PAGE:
Lastly, check the optics. Use your phone’s flashlight to look through the glass of the lens. If you see little tentacle-like streaks inside—especially around the edges—that’s likely lens fungus, which is extremely difficult to remove and might affect your photos, and not in a good, Instagram-filter way. Some lens glass will also yellow as it ages and, which is similarly hard to treat and can add a tinge to your snaps. (If you’re shooting black-and-white film, however, the yellowing is actually less of an issue, for obvious reasons.)
You also might notice a bunch of dust. While that can be annoying, it’s typically harmless. Film cameras employ a focusing screen, which is a piece of glass underneath the viewfinder. It’s often simple to open and clean out the dots of junk. Little bits of dust inside the lens itself are often inconsequential when it comes to image quality, as long as they’re small.
This Nikon isn’t the prettiest camera, but it has a very sharp lens, which is crucial. Stan Horaczek
Get some film
By now, you’ve noticed that pretty much every one-hour photo place on the planet has disappeared, which means you should plan on sending your film away for development unless you want to do it yourself (which is totally fun and you should definitely try it, but the subject of a different article!).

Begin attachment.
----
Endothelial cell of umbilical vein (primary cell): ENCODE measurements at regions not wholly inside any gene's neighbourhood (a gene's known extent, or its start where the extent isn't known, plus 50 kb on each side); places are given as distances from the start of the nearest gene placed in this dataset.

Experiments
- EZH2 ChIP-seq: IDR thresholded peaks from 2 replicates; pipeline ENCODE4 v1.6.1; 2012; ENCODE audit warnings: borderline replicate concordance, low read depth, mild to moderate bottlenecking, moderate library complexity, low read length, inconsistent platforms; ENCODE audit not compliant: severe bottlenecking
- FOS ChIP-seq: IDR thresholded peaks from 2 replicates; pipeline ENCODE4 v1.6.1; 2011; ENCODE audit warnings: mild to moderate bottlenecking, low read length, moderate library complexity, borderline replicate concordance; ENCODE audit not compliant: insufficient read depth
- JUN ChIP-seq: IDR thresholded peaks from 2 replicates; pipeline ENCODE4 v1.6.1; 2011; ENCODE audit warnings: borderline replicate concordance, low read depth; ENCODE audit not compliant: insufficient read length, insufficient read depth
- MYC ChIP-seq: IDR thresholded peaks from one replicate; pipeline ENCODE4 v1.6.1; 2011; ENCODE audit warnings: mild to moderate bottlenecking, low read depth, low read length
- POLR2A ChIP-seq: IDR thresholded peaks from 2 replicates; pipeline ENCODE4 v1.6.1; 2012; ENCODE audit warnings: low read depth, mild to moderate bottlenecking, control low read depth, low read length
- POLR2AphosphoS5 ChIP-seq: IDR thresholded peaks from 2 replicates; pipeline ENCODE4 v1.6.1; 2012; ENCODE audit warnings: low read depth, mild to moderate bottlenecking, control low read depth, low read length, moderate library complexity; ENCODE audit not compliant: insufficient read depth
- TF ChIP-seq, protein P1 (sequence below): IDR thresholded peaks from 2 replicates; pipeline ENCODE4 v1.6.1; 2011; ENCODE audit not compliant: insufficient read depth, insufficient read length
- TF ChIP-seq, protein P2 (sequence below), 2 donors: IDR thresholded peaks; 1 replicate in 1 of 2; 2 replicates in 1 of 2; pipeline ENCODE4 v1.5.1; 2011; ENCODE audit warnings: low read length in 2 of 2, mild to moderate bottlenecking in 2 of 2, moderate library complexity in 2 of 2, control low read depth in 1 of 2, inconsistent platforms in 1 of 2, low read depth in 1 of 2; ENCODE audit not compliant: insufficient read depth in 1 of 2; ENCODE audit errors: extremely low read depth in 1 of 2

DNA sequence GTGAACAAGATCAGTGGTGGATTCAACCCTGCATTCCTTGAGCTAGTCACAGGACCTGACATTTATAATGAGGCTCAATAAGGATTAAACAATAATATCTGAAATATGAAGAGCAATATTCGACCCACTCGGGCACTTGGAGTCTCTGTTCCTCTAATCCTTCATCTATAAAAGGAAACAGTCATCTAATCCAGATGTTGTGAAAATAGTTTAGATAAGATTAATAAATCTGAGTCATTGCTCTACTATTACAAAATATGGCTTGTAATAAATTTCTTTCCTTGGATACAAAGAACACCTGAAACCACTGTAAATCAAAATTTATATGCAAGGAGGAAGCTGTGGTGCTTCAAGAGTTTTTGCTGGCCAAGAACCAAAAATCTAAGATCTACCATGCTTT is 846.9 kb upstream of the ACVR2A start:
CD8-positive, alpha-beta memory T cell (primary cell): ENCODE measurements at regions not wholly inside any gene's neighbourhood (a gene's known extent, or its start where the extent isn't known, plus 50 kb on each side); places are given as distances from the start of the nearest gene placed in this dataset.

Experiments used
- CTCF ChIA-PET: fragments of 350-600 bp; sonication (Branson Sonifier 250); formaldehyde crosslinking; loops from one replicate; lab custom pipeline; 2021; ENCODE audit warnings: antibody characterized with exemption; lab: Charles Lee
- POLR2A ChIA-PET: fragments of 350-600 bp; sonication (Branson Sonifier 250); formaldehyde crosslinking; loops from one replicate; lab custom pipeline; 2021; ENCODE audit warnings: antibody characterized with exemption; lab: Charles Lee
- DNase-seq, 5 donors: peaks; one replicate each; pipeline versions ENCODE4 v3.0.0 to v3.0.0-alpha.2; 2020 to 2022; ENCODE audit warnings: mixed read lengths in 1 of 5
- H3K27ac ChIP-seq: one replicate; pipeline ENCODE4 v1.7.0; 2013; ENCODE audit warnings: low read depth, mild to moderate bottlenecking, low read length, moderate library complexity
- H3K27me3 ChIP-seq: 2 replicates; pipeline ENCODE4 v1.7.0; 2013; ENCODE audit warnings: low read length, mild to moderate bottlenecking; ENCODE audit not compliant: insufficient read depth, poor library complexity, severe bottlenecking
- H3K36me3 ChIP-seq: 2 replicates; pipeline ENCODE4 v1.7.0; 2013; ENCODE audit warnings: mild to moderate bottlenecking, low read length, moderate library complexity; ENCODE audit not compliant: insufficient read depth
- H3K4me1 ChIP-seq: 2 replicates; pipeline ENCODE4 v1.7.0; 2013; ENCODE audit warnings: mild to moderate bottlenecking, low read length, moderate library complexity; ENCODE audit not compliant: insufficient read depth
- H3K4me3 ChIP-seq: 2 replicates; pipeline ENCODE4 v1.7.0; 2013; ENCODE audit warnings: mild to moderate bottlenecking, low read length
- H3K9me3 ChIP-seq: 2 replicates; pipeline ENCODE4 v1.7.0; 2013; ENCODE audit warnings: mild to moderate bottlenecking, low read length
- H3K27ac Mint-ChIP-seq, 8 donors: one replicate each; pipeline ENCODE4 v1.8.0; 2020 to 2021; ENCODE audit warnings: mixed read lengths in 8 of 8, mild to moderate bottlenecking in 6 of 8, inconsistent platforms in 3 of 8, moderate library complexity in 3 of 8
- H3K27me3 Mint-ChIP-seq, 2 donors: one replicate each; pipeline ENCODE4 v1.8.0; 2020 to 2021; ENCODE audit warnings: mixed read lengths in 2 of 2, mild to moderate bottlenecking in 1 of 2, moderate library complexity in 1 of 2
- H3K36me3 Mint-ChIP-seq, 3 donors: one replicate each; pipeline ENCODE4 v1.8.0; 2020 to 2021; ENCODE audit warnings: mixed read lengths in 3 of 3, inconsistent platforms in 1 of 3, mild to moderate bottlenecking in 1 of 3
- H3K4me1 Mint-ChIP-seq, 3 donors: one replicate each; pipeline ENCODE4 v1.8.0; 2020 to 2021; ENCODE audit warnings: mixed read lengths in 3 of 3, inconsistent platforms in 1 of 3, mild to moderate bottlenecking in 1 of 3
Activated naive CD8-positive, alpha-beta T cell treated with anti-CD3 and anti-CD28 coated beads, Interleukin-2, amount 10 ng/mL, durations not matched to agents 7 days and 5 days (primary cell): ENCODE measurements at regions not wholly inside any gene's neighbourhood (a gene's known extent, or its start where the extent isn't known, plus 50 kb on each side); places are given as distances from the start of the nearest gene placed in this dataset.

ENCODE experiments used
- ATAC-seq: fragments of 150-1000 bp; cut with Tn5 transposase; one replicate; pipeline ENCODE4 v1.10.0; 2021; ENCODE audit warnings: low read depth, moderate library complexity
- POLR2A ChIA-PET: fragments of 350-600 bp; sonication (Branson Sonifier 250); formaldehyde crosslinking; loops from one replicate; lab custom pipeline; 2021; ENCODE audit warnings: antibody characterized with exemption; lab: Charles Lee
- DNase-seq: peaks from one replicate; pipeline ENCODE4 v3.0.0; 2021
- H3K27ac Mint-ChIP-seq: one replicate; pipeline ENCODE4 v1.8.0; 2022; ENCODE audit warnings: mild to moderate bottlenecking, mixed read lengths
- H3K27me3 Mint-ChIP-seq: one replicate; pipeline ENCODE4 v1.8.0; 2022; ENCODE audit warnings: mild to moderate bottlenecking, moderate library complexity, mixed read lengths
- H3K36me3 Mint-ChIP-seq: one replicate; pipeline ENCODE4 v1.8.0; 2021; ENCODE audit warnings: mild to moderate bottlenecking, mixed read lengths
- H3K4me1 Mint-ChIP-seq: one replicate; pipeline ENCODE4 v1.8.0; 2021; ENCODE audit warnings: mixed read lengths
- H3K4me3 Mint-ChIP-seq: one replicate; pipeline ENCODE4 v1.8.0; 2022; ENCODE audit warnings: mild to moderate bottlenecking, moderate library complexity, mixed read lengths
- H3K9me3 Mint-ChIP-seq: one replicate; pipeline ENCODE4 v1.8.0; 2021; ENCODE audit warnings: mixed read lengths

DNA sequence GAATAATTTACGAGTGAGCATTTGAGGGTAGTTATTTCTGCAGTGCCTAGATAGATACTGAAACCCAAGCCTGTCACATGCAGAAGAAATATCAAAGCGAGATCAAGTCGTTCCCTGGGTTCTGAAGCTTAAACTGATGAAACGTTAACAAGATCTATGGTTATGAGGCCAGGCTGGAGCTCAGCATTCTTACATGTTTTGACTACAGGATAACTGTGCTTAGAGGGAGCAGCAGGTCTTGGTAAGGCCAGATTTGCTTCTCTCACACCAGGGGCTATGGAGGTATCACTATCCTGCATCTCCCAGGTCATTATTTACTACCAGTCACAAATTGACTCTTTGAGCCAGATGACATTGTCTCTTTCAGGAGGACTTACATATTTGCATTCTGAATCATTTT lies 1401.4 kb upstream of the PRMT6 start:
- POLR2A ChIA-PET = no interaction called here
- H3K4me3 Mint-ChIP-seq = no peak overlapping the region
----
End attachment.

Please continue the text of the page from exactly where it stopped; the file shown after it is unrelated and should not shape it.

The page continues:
If you want to shoot color, start with Agfa Vista (now discontinued), Kodak Gold, or Fuji Superia. They will set you back less than $4 per roll and give you a semi-grainy, and very film-esque look. Expect to pay roughly $11 to have each roll developed and scanned. No, it’s not cheap, but that’s part of what helps the process feel more precious and fun. Labs like The Find Lab and The Darkroom do an excellent job.
If you want to shoot black-and-white, pick up some Kodak T-Max, Kodak Tri-X, or Ilford HP5 (The new TMAX P3200 film from Kodak is aimed at more advanced users since it requires careful processing, which costs extra if you’re sending it out.) All of those stocks have been around forever and there are lots of guides (like ours!) online to help you develop it on your own. You can also send it away to the labs mentioned above, but expect to pay a little more.
Right now, things are relatively great in the film world, but there’s no telling when the boom will end. Film stocks are still going out of production here and there, but it’s easier to shoot film in 2018 than it was five years ago, and that’s a good thing. Let’s hope it lasts.